Battis Boy

A 14 year old boy takes a long walk down a dark alley, on the way to sexual consciousness.

 

1980. 14 year old Joe lives with his Mum in Romford. He attends a local comprehensive school, where pedantic teachers attempt to install what knowledge they have and Joe indulges with his mate Tim in friendly banter.

 

Joe's Mum reckons his hair is too long - he needs it cut. She gives him some money and sends him on his way. He ought to take the safe and long way round, via the high street to the barbers, but instead he takes a short cut down the shadowy passage known only as the Battis.

 

TEACHER: It's from the French word abatis, meaning "a heap of material thrown."

JOE: Really?

TEACHER: It's a term they use in field fortification for an obstacle formed of the branches  

                 of trees laid in a row -

JOE: Oh.

TEACHER: - with the tops directed towards the enemy.

JOE: What enemy?

TEACHER: There used to be an army barracks next to it yonks ago. During the

                 Napoleonic wars.

JOE: History.

TEACHER: Where the Waterloo Estate is now.

JOE: That's where I live!

 

Joe enters the Battis and, whilst his adolescent body is walking, his pubescent mind is wandering down passageways of its own. Joe's imagination propels him into a plethora of sexual fantasies, beginning in the court of the Emperor Caligula and ending with a strong desire for a young Pakistani guy he spied in the hairdressers' another time…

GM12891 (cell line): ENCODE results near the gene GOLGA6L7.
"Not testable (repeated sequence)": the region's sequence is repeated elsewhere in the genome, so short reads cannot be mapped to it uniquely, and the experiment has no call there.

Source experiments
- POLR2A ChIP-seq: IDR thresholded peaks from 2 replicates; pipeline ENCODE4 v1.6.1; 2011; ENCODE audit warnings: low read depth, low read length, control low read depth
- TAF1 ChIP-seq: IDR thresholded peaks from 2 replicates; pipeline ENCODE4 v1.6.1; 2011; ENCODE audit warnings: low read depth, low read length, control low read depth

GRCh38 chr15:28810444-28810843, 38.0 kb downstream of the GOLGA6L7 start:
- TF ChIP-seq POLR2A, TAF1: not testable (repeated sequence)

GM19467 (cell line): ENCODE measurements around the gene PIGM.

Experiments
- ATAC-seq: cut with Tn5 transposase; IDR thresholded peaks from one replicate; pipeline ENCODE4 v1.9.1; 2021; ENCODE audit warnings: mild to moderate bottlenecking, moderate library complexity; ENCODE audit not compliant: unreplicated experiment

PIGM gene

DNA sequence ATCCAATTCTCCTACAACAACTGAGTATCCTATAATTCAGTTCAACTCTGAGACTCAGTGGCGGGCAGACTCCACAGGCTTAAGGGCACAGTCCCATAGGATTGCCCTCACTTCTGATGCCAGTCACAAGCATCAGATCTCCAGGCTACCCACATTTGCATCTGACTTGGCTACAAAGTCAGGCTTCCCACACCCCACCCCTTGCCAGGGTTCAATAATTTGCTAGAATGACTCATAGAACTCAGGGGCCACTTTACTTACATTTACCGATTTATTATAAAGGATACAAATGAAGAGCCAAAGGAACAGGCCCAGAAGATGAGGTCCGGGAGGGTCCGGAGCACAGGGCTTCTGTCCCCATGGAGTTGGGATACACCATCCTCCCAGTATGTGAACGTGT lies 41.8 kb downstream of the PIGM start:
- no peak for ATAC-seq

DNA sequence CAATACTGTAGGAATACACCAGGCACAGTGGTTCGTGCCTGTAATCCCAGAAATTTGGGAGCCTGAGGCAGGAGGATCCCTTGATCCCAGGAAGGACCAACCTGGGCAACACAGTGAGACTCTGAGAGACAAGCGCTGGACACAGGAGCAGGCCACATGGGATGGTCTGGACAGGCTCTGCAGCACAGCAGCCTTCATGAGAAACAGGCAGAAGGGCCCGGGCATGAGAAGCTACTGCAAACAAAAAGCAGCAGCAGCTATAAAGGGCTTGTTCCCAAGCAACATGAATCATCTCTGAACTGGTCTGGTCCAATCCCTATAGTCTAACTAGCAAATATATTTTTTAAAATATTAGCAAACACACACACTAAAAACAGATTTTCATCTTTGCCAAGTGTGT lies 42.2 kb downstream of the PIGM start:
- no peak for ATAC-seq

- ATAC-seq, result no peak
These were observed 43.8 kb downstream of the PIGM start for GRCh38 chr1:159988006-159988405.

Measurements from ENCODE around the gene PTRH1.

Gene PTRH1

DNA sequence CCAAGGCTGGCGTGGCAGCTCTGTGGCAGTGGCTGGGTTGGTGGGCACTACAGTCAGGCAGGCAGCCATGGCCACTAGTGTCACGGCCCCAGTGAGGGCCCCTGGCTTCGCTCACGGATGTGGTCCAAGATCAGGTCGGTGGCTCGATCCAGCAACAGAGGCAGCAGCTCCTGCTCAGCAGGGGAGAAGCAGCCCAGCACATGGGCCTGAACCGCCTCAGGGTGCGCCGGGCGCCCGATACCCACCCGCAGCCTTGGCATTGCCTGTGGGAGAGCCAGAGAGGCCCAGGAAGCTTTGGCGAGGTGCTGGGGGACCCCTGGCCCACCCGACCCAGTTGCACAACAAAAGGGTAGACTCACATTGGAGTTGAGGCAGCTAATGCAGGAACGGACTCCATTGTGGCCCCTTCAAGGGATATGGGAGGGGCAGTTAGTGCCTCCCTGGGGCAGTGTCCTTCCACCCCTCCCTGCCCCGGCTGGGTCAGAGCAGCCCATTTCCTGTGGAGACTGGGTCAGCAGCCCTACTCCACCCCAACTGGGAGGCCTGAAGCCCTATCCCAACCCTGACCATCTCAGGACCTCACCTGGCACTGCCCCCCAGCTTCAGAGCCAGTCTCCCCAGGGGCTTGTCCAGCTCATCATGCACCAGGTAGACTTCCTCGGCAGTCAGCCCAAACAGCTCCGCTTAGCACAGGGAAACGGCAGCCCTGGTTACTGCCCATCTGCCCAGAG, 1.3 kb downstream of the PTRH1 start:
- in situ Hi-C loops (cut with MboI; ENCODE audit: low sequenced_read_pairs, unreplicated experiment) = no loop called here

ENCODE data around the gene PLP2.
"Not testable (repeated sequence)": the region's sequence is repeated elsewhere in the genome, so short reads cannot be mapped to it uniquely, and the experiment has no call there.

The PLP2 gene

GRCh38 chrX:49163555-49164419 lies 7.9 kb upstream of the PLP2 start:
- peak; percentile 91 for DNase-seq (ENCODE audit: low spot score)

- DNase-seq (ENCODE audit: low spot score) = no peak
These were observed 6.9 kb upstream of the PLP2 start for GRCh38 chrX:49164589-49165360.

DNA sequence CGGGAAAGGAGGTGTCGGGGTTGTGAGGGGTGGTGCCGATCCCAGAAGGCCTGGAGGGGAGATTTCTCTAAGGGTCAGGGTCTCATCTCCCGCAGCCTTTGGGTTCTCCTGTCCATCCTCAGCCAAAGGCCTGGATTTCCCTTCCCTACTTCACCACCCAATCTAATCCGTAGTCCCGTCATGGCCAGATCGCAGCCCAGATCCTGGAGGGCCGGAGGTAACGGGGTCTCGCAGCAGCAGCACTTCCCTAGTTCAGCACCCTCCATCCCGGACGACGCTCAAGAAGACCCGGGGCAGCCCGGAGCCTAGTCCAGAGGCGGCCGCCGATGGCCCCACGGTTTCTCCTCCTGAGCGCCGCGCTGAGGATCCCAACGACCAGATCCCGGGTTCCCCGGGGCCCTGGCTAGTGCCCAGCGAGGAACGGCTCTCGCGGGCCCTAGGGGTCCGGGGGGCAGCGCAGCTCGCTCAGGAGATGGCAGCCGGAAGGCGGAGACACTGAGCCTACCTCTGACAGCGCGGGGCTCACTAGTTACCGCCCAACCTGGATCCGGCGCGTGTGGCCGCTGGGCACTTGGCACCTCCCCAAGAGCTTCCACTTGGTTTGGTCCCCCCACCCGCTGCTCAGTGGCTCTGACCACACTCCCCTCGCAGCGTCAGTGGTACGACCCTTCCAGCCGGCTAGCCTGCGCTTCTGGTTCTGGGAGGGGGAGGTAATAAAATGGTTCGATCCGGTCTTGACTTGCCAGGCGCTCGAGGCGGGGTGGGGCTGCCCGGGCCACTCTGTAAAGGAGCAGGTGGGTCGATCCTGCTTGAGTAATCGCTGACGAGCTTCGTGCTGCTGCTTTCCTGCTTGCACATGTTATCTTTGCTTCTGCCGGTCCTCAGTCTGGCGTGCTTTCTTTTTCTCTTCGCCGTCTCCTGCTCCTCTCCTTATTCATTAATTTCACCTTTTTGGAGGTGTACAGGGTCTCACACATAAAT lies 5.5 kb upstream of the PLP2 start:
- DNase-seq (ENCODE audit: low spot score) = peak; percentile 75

JOE:      The Battis is this long alley what runs down the side of the railway

                 embankment from where I live in Waterloo Gardens to south street where the

                 station is, where the barbers is. The Battis -

TEACHER: From the French word abatis -

JOE: Yeah all right. The Battis is the bestest way.

MUM: I've told you -

WARNING: Don't go there!

JOE:      It's right narrow. Stone walls on one side towering and the other side has a

                 steel fence. Sign on it says "Danger of Death."

TIM: Gives me the creeps down there.

JOE: There's nine arches you go through.

TEACHER: Like cloisters.

JOE: Like what?

MUM: They ought to get some lights on down there.

JOE: And on the embankment side, there's eighteen alcoves.

TEACHER: Recesses.

JOE: Yes, that's right!

MUM: Anyone could be hanging round in those.

JOE: Eighteen shadowy recesses.

MUM: You wouldn't notice 'til they leapt out at you.

JOE: Oh for goodness sake, Mum!

TIM:      You walk down that Battis on your own? Rather you than me mate! Well

                 seedy.

JOE:      Seedy? Ain't seedy at all. Not in reality -

 

All the while he walks and his mind wanders, he defies that voice of warning which resounded - "Don't Go There!"

 

After the walk, and the disappointment of not finding the Pakistani youth in the barbers, Joe gets on with the quotidian round of his daily life. But Tim is making improper suggestions in their classroom games. Mum wonders what's going on with Joe. Joe warns her - "Don't go there!"

 

In 10 short, packed minutes, Battis Boy uncovers the secret history of the fantasy life of an suburban adolescent boy with an excessive fantasy life full of desire.

 

Battis Boy was performed as part of the Paines Plough Later event featuring writing from and about Romford, Essex curated by David Eldridge on Monday 23 April, 2007.

 

Casting Requirements

1f, 3m